Super Bowl Preview: It’s All About the Giants
There’s been something entirely too familiar about the New York Giants this season. What started out as a slight case of deja vu has now evolved to the point of being tangible. The comparisons to 2007 border on the surreal and can no longer be ignored.
When the buzz first started, the mainstream sports media began their wild comparisons to that Super Bowl-winning team far too early. The Giants lost to the Green Bay Packers 38-35 in week 13, the same score they lost to the New England Patriots in 2007, before going on their run and winning it all.
Really? You’re going to make a big deal about a team losing by the same score they did a few years ago? In 2007, it was week 17 and in 2011, it was week 13. You guys are reaching. Gimme a break. The Packers were 13-0, but the bigger story for a steadfast few dreamers was nothing more than a scoreboard coincidence… or was it?
The Giants’ season was effectively over late in the fourth quarter the following week. Dallas quarterback Tony Romo had just hit Dez Bryant for a 50-yard touchdown that put the Cowboys up 34-22 with only 5:41 left. When Cowboys kicker Dan Bailey booted the subsequent kickoff through the end zone, it gave Eli Manning & Co. 80 yards worth of real estate to cover in order to make it a one-score game.
The Packers fan in me was excited about the Giants being eliminated from contention. They took the Packers to the limit in the previous game and it was obvious they had the type of defensive front that could give Green Bay problems. I wanted them gone and also wanted to shut up all the morons making comparisons to 2007. I recall feeling extremely anxious and uneasy, though.
This is when the Giants’ run truly began.
Without an effective and quick touchdown drive to make it a one-score game, there would be no dramatic comeback, there would be no playoff run, and there would be no eliminating the Green Bay Packers on their home turf.
Eli Manning, long considered the ugly duckling to big brother Peyton, backed up his claims of being an elite quarterback in a drive for the ages. Manning hit Victor Cruz for 11, then Hakeem Nicks for nine. Then, with a perfect pass downfield he hit Cruz again, this time for 23 yards. Then it was Nicks for 24 more. I found myself watching the clock like a backup player on the sideline, helpless to do anything for his team. There was a big lump in the pit of my stomach because I feared the collapse that was about to take place.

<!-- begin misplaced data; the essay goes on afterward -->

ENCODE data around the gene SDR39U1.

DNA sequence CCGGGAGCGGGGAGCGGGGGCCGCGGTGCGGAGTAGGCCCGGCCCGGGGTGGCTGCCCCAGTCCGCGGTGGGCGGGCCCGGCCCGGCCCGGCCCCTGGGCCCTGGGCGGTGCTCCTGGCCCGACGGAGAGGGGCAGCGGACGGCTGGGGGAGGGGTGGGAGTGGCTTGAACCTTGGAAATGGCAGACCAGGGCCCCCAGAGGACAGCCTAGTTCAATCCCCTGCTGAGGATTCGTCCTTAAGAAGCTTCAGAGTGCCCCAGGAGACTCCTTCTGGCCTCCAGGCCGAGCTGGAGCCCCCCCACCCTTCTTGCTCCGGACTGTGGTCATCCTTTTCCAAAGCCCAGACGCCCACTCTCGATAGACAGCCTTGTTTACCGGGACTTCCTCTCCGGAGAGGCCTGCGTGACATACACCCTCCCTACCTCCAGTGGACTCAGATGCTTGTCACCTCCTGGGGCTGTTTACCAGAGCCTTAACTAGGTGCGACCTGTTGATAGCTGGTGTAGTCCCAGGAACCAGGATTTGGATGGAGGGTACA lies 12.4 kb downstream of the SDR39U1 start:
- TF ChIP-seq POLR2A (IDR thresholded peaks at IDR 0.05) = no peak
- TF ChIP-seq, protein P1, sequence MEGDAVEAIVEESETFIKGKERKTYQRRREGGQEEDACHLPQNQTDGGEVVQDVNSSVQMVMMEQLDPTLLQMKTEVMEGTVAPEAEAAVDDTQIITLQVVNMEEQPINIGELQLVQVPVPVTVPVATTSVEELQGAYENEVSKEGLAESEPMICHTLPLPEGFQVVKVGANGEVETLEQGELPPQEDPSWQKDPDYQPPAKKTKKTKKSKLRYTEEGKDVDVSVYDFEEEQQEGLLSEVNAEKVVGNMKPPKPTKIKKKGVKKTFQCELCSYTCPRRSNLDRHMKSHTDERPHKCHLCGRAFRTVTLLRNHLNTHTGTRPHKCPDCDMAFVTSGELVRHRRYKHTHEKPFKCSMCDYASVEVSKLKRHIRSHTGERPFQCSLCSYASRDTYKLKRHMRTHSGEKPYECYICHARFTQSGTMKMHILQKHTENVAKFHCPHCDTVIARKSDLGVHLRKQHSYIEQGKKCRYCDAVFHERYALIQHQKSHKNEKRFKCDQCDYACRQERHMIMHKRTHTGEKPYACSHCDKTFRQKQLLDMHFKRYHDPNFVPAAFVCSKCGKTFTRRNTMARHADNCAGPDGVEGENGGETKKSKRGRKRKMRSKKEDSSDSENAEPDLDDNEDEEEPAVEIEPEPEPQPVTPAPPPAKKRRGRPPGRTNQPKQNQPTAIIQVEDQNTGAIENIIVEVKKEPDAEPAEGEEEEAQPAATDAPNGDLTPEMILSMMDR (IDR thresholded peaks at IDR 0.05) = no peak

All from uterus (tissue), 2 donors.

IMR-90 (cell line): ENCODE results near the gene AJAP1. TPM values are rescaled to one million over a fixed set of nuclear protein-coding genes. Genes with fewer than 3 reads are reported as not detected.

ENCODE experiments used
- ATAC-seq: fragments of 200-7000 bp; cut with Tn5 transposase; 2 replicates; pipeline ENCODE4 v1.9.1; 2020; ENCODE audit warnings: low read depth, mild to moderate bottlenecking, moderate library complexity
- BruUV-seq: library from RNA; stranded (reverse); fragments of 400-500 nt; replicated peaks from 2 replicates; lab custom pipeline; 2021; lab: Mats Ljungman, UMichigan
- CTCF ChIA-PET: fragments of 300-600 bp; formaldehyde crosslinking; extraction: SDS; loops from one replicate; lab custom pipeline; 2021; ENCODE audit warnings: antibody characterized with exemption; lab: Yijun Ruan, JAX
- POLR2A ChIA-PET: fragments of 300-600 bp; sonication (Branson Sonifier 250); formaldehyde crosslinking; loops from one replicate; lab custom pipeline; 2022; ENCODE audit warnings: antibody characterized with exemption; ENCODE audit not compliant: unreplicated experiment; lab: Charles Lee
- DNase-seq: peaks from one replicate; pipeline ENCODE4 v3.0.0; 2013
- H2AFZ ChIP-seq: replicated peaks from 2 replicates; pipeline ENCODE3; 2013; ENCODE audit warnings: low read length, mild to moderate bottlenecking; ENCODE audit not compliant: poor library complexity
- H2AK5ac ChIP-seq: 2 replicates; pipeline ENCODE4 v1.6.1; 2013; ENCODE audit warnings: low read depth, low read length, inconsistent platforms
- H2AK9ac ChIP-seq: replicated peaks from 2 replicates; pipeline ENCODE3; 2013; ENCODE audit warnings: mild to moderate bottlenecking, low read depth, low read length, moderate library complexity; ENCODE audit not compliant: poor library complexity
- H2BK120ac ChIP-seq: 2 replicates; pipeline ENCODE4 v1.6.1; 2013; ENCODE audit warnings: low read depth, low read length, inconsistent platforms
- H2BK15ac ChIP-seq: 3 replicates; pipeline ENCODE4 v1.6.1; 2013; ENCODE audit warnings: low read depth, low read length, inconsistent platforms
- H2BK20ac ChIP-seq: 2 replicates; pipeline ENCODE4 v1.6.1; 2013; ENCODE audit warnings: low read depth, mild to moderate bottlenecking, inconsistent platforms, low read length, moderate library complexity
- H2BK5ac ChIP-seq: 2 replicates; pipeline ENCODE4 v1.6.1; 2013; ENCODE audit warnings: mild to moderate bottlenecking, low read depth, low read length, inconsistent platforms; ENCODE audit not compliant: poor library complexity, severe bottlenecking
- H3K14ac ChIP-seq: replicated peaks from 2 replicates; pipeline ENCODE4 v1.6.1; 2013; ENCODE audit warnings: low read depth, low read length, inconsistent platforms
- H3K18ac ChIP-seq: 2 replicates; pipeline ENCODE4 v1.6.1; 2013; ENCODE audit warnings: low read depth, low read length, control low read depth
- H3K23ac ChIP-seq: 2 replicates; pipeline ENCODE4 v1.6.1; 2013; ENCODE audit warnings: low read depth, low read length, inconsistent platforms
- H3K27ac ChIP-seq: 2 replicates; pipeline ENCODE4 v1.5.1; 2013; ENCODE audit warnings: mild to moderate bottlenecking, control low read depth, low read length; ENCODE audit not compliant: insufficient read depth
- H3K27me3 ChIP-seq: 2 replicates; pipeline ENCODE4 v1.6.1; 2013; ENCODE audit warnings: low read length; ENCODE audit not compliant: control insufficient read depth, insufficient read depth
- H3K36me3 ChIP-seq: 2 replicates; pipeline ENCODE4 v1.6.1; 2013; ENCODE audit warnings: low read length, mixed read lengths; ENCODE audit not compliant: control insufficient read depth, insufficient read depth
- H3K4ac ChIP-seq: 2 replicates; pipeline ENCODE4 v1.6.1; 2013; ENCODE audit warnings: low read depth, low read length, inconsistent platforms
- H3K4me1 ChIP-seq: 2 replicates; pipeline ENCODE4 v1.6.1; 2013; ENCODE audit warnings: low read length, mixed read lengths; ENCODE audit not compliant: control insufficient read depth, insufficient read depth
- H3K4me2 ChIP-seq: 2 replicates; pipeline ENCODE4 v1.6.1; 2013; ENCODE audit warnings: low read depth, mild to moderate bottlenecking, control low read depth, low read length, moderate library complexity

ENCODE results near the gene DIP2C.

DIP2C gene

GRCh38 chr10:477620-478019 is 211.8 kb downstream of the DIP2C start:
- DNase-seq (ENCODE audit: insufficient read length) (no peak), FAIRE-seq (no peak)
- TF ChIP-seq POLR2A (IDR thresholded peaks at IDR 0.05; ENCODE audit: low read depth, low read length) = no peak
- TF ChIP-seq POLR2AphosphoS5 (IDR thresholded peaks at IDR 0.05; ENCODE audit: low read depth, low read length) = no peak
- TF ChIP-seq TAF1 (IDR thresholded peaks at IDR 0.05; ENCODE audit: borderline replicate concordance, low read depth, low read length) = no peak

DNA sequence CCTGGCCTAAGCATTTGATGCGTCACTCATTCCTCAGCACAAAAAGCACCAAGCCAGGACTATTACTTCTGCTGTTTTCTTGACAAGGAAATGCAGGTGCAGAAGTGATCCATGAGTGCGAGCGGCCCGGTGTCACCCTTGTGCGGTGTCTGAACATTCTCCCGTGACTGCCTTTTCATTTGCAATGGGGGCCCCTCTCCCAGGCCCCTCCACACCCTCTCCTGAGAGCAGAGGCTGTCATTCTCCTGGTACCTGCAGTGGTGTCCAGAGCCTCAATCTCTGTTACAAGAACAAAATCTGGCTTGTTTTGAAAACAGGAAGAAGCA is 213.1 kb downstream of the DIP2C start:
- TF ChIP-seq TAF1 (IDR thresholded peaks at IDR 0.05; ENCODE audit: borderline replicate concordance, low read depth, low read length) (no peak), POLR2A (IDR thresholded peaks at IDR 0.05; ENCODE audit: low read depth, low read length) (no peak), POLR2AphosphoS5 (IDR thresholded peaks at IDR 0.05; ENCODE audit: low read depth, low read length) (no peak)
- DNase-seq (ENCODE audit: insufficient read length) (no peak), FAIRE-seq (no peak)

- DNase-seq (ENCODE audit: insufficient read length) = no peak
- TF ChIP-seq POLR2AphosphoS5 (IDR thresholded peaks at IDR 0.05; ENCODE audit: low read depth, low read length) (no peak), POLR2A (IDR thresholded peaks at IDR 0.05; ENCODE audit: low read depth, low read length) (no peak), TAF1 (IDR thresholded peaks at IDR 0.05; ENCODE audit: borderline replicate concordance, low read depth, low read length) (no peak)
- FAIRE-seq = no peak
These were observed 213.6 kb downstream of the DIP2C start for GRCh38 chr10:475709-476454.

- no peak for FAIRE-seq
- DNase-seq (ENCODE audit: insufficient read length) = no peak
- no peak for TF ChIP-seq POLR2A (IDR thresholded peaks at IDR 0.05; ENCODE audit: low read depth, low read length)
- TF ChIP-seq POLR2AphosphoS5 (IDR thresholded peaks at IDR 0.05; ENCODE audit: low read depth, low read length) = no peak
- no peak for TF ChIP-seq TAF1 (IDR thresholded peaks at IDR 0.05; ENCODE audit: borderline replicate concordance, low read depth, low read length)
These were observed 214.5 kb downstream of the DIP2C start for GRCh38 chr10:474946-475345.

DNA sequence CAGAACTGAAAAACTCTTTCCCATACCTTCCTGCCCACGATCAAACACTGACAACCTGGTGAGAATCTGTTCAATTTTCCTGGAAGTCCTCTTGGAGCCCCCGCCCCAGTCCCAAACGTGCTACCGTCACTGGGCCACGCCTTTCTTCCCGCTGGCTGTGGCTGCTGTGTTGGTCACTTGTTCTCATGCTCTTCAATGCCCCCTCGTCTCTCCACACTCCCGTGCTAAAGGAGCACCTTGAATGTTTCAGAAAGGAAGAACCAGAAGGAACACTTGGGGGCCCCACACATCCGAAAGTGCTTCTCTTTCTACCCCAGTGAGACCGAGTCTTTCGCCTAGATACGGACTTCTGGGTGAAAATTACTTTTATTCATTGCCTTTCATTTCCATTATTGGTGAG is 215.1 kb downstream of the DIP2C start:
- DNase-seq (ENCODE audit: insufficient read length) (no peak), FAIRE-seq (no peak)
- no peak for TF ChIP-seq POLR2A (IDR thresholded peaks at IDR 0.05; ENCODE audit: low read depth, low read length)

When Manning hit tight end Jake Ballard over the middle for an eight-yard score, there was still 3:20 left to play, an eternity when talking about the always impotent-in-the-clutch, Tony Romo.
And the Cowboys didn’t disappoint did they? Who can forget the sight of Miles Austin running wide open on a go route and Romo, the perennial choker, missing him by a mile. An incomplete pass on 3rd and 5 meant a stopped clock and an upcoming change in possession.
Two minutes and twenty-one seconds proved enough time not only for Eli to begin his own legendary rise to the upper echelon, but for the Cowboys to take another giant step into the world of ineptitude as the words, “icing your own kicker” became part of our lexicon.
The Giants would suffer a hiccup against a Washington Redskins team that seems to have their number, but they haven’t lost since. They started talking the talk and have continued to back it up, knocking off an impressive list of opponents in the process: Jets, Cowboys, Falcons, Packers and 49ers.
Is there really any reason this team should be intimidated by the New England Patriots?
Obviously there are two teams playing in the Super Bowl, but the Giants are simply the better team. They’re the healthier team. They’re the more complete team. They’re the more battle-tested team and they believe they will win.
I believe they will as well, in convincing fashion.
Giants 30, Patriots 20
Andrew Chitko is a Packer fan who enjoys the mental and mathematical side of football just as much as the action and excitement on the field. "Cerebral Football" will focus on key coaching decisions, situational football, and other NFL-related topics deserving deeper analysis.
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